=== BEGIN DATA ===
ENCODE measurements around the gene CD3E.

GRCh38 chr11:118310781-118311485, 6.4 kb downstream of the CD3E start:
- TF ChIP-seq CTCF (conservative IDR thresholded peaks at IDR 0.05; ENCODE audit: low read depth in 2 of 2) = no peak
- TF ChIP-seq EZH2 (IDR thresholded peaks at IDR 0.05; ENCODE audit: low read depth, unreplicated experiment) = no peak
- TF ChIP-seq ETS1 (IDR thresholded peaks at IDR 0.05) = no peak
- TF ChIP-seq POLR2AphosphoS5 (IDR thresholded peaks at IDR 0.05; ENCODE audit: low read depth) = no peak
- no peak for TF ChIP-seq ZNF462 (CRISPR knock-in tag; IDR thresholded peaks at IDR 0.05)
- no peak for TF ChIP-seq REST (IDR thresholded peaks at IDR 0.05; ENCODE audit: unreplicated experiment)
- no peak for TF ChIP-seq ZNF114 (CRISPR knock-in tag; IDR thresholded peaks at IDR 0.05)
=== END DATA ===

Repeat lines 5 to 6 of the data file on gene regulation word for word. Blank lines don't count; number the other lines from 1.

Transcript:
- TF ChIP-seq ETS1 (IDR thresholded peaks at IDR 0.05) = no peak
- TF ChIP-seq POLR2AphosphoS5 (IDR thresholded peaks at IDR 0.05; ENCODE audit: low read depth) = no peak